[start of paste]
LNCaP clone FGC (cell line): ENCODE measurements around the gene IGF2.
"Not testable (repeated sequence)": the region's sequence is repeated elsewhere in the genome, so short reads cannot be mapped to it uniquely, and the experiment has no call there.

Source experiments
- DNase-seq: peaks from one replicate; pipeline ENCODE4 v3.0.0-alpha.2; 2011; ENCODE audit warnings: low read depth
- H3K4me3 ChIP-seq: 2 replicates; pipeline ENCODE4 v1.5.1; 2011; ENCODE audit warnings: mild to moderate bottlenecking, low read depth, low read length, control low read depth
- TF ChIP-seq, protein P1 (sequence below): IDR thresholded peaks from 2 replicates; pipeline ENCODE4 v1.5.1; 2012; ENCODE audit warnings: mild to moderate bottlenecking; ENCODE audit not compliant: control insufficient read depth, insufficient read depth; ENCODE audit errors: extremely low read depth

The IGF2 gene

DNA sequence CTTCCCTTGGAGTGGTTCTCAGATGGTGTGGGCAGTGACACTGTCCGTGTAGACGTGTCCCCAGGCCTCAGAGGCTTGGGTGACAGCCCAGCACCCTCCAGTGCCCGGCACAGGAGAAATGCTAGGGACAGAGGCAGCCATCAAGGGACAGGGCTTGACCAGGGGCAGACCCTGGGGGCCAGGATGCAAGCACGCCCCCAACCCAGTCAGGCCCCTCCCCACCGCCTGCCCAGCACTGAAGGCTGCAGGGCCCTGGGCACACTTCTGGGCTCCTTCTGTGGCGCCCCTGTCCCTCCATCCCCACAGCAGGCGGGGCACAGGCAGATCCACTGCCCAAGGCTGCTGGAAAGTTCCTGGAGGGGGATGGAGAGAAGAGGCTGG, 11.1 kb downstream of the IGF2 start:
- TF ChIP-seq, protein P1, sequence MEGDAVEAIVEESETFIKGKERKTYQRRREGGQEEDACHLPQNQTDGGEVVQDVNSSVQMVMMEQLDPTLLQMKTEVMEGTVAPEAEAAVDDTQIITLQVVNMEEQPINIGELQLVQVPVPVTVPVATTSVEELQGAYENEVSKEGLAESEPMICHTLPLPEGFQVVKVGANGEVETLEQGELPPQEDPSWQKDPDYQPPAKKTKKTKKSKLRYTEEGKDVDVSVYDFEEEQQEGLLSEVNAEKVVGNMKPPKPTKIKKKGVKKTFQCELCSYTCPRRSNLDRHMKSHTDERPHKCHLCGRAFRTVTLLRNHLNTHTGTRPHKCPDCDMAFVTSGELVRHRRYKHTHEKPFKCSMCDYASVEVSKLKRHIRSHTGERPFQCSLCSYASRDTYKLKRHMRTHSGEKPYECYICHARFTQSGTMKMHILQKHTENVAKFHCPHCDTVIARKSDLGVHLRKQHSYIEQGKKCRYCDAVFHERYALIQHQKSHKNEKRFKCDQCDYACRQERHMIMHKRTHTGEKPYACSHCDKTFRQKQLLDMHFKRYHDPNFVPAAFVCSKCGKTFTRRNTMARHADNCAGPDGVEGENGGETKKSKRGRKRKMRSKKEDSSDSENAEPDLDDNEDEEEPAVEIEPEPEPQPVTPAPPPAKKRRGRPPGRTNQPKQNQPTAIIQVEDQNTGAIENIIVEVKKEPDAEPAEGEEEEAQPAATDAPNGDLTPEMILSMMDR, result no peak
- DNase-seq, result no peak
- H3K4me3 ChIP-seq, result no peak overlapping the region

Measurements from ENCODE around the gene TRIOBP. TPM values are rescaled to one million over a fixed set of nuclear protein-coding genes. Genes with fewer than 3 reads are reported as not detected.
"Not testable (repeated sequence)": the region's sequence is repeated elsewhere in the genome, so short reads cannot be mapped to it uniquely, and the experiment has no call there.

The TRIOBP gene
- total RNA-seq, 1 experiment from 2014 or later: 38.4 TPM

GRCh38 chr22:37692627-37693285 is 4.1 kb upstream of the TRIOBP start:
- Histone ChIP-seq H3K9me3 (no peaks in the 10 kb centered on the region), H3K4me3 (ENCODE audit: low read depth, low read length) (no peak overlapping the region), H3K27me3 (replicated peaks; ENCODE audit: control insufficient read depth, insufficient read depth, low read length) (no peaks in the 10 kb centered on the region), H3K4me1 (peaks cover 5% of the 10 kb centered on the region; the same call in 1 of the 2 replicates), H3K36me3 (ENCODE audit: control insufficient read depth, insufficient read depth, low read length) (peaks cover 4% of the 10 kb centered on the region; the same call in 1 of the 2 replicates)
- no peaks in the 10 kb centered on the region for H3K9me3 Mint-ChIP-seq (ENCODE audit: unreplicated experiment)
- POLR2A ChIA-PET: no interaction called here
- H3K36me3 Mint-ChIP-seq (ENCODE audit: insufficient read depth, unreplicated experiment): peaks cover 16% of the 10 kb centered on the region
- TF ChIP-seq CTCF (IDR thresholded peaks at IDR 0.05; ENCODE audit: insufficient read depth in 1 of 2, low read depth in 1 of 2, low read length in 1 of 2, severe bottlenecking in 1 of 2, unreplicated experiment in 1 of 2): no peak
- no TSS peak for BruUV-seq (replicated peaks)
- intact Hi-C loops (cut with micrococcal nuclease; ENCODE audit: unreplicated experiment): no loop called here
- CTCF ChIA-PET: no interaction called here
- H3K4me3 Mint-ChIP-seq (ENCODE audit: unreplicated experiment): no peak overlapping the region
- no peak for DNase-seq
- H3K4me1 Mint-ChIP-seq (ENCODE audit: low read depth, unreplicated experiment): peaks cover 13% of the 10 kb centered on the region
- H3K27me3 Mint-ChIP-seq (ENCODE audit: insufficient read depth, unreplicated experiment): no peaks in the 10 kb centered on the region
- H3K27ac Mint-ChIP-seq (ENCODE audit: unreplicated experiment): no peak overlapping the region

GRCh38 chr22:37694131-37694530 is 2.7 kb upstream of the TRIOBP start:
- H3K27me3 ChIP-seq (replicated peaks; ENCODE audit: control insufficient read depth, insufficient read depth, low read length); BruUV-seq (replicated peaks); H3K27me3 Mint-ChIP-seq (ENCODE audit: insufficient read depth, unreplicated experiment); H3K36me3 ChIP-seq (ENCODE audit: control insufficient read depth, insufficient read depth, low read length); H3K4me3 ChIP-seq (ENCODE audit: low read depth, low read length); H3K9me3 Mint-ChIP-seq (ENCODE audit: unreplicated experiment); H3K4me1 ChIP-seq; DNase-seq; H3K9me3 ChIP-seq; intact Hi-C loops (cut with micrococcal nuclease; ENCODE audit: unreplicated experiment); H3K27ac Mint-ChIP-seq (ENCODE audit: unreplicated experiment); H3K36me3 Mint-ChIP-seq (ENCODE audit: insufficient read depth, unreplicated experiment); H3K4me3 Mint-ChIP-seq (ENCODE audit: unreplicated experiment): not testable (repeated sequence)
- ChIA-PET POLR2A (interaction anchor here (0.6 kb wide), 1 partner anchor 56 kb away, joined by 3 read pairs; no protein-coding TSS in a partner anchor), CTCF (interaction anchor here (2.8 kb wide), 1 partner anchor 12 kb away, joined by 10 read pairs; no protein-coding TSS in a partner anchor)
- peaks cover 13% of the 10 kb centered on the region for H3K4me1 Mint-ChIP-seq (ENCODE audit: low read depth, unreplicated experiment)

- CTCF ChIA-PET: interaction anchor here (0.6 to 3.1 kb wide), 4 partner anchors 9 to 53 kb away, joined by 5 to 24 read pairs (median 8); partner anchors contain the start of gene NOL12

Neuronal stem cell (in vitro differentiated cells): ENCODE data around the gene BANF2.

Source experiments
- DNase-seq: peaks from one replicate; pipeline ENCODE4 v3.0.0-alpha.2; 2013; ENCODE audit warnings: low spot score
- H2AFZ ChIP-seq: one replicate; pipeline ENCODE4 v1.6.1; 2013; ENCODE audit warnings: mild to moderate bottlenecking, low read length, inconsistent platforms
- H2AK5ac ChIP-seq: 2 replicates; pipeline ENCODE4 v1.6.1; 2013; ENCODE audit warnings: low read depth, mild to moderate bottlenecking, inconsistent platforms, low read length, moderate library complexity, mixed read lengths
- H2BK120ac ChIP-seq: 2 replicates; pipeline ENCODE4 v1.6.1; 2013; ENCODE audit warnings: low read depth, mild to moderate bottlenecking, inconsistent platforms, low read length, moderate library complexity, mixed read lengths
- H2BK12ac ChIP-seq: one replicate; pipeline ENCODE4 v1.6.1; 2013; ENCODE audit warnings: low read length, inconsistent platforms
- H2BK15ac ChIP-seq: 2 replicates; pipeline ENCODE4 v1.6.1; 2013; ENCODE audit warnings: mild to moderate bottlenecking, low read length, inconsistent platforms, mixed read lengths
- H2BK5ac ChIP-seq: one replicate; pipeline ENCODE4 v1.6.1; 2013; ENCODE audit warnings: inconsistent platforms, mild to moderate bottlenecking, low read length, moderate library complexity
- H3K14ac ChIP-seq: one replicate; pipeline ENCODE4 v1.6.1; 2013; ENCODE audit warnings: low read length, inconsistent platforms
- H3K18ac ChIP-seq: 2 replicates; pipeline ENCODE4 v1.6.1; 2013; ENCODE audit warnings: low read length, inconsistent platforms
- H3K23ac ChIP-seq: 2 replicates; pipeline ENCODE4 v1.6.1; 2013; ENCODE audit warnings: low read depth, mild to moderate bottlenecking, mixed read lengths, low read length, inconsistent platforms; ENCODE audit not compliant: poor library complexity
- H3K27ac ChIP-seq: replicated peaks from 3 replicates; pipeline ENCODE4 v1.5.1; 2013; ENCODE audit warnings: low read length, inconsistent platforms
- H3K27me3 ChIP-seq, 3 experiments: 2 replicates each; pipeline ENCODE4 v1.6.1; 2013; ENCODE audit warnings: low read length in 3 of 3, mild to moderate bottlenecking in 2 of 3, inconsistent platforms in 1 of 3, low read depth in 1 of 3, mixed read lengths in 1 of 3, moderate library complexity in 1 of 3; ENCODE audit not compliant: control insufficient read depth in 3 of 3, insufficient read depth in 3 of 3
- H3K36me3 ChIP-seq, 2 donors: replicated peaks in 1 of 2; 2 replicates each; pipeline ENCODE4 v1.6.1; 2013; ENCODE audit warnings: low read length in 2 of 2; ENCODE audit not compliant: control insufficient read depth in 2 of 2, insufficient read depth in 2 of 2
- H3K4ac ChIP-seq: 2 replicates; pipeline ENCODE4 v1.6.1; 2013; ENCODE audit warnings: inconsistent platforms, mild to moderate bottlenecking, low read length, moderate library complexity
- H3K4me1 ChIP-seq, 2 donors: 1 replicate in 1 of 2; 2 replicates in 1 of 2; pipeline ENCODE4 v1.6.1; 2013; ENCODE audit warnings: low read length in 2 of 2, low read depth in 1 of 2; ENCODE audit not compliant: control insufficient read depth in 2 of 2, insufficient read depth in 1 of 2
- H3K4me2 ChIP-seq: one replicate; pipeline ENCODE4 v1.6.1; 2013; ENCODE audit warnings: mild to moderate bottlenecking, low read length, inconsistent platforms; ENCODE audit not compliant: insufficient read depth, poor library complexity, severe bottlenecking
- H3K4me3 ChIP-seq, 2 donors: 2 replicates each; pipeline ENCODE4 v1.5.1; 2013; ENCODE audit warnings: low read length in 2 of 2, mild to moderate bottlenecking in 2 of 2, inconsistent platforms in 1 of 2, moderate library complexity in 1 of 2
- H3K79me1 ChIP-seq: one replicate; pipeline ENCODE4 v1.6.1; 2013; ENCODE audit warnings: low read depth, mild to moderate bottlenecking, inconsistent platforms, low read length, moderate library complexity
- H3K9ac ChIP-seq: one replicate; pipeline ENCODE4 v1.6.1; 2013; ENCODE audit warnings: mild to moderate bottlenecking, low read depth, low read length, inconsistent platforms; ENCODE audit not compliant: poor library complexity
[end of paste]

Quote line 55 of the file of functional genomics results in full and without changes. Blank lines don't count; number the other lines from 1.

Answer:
- H3K9ac ChIP-seq: one replicate; pipeline ENCODE4 v1.6.1; 2013; ENCODE audit warnings: mild to moderate bottlenecking, low read depth, low read length, inconsistent platforms; ENCODE audit not compliant: poor library complexity